By Cindy Atoji Keene
As curator of maps at the Leventhal Map Center, Ron Grim remembers when he discovered one of his favorites among the permanent collection of 200,000 maps and 5,000 atlases. It was a non-descript portfolio sitting on the shelf – and when he opened it up, he discovered two folded maps and a note. “These maps included a French edition of a Gulf Stream map, dating to 1776, and were used by Ben Franklin. To have something that was used by this founding father is pretty remarkable,” said Grim, who oversees the archives, which are part of the Boston Public Library. The map center has diverse cartographic holdings from the 15th century to the present, including early nautical charts, Revolutionary War military maps, and 19th century real estate atlases. “Our mission is not just to collect and preserve maps but also make people curious about how maps can teach us about history, world cultures, citizenship, and of course, geography,” said Grim.
Q: The Leventhal Map Center has a significant number of maps from before the 1900s. How did mapmakers then view the world?
A: We think we have 20 thousand items dated pre-1900. What makes them quite interesting is that there wasn’t the ability to fly over land and get a good sense of what the place looked like. You had to take surveying equipment and painstaking go around and measure each elevation, then take these pieces of a pie and create a big complex picture. Despite the lack of good scientific information, maps became increasing accurate and I’m really amazed how good they were. But there were still some mistakes – California, for example, appeared as an island on many maps for years as misconceptions were perpetuated.
Q: Maps aren’t just for navigating – they reflect the selectivity and interpretation of the mapmaker. Can you give some examples of this?
A: Maps have a lot of bias and messages and are intriguing to study for that reason. It could be a paper map that selectively shows all the McDonald’s restaurants in Washington D.C., or a bird’s eye view of a town, where top of the map is not “north” but the commercial or industrial part of town, which emphasizes its importance. And one of the first atlases shows Europe ruling the world and depicts other continents as savages.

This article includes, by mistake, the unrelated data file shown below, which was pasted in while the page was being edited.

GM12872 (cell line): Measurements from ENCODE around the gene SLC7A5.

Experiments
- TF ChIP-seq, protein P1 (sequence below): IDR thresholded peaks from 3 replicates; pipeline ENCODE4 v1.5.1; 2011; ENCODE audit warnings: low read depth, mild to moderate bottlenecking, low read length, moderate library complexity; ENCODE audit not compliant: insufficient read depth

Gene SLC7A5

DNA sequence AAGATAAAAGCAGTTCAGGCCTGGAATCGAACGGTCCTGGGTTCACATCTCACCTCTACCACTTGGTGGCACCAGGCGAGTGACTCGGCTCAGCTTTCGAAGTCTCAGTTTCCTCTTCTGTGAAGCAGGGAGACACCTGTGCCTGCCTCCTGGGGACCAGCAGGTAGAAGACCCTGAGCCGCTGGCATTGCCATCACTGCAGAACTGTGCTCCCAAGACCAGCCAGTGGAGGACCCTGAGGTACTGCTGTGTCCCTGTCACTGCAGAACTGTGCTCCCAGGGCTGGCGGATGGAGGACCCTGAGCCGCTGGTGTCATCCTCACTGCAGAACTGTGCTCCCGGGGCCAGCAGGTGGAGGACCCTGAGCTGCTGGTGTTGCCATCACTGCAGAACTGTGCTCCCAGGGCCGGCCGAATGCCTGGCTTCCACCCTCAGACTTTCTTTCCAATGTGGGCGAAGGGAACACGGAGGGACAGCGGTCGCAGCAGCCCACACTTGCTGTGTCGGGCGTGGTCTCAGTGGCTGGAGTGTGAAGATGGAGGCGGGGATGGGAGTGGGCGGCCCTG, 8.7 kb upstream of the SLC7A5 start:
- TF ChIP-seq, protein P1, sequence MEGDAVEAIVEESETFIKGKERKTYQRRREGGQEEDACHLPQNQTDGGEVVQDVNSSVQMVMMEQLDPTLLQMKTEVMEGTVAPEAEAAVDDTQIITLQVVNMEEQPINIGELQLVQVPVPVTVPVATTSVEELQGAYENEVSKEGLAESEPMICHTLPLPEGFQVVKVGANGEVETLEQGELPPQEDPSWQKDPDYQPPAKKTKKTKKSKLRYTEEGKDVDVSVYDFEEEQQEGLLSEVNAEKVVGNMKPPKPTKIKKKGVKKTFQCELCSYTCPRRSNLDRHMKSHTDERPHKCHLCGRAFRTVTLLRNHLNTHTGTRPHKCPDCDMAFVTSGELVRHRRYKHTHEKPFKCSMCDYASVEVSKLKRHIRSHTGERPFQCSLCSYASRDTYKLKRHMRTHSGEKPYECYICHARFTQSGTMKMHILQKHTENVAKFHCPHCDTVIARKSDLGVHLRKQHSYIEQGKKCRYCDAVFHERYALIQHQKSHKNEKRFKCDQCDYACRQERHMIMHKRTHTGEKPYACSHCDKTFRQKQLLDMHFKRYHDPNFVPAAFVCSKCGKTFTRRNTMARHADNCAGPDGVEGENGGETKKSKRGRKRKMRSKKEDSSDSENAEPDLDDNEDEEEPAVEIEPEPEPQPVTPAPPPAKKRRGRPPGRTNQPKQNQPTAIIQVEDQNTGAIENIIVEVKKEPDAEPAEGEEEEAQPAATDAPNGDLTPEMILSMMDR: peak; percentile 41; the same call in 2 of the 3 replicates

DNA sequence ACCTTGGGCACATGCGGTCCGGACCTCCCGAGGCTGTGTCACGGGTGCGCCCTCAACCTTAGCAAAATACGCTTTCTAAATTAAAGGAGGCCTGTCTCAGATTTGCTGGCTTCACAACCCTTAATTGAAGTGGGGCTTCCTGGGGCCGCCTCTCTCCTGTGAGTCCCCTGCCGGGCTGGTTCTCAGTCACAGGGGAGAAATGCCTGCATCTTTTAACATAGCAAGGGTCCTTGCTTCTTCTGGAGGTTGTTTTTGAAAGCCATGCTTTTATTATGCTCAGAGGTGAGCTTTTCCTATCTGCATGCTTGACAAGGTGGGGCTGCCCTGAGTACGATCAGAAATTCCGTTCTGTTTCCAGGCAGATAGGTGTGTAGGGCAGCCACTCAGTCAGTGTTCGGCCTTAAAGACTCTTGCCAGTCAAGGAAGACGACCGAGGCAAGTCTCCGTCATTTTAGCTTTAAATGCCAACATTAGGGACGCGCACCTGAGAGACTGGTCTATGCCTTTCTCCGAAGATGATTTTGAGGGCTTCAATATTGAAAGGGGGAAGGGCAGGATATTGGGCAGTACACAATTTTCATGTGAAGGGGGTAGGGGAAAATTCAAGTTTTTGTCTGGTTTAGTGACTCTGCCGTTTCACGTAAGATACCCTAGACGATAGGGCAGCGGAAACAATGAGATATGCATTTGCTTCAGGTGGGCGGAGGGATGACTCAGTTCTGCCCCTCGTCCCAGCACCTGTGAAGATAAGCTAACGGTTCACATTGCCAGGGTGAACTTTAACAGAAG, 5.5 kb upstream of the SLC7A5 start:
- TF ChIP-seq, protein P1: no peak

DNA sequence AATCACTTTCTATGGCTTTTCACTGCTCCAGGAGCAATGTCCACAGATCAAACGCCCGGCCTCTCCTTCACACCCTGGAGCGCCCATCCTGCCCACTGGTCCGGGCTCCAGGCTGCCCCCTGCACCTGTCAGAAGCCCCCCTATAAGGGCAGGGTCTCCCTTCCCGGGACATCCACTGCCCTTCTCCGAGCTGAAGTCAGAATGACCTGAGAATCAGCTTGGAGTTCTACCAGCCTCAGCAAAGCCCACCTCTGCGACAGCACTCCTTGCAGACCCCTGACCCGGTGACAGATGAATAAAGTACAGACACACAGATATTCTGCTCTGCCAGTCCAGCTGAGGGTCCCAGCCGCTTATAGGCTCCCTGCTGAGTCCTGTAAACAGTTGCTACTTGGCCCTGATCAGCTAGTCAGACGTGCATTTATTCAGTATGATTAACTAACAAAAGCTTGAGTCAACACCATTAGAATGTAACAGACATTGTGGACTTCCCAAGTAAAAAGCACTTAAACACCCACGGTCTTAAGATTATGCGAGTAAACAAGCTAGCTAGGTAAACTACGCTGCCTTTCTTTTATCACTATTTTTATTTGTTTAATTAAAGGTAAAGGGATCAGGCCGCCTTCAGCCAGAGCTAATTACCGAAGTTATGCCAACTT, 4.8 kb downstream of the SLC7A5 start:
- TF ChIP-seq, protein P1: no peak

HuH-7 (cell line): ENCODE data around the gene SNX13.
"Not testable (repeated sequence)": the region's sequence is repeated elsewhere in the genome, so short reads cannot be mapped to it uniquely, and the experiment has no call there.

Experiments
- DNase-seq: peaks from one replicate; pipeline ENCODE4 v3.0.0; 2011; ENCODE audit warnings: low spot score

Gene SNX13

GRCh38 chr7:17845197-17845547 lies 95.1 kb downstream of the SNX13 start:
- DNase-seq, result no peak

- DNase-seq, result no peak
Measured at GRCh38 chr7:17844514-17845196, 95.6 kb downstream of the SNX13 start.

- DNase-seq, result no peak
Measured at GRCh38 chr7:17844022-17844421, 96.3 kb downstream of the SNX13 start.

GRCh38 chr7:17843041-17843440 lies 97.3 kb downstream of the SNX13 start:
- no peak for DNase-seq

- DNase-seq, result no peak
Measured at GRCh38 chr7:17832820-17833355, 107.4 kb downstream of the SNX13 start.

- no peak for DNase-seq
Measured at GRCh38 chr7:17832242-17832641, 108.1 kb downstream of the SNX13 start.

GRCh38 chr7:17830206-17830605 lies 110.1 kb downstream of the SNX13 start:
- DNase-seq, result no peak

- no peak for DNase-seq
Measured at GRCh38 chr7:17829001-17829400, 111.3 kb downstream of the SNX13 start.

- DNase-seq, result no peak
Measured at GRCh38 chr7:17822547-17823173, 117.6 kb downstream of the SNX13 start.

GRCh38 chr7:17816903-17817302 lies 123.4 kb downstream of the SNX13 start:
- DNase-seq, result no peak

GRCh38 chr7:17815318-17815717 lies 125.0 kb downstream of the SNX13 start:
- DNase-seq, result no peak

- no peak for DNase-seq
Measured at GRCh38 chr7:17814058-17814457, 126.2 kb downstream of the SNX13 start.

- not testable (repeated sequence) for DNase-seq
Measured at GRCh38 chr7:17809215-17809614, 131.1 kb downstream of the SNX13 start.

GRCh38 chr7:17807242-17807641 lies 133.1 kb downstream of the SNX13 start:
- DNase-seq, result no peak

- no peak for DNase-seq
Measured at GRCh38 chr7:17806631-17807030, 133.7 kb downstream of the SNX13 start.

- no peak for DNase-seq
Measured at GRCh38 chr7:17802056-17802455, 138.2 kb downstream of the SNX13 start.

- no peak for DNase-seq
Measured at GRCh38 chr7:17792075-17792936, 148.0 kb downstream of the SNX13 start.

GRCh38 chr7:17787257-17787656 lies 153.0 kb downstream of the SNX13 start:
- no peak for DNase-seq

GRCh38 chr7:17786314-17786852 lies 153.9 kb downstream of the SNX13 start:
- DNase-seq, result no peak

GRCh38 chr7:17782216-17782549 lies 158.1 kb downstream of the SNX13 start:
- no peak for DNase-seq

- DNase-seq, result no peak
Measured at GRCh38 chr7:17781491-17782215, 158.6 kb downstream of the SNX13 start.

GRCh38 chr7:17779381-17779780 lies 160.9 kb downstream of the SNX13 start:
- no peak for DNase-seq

Q: Have you ever worked as a cartographer yourself?
A: I had a summer job where I was a surveying assistant for a construction crew, or what they called the “rod man.” I’d stand at the point where they take all the readings, then go back to the office and figure out the amount of fill or cut on a particular site. My first full-time job was at the National Archives in Washington D.C. But I originally got interested in maps when my family traveled every summer, and I’d help my father plan the trip. By the time I was in fourth grade, I was the one plotting our vacation routes.
Q: With the conclusion of the Forbes Smiley map theft case about eight years ago, in which the former map dealer was convicted of stealing maps from major libraries including Boston Public (BPL), there are still some maps missing. Did you ever find those maps?
A: The case is pretty much closed, but I have a list of maps that are still missing. Occasionally when a dealer catalog arrives, I have a few in mind that I always try to look for, but I never find them. I assume the missing maps were sold and ended up in a private collection.
Q: What’s the next step for maps?
A: The next step is to take historical maps and overlay them on modern maps such as Google Earth. This will allow you to see things like a shoreline that has eroded or how a city has grown. But maps will never be completely replaced by GPS, just as books will never be replaced by Kindles. There will always be people who want to hold an actual paper map in their hand.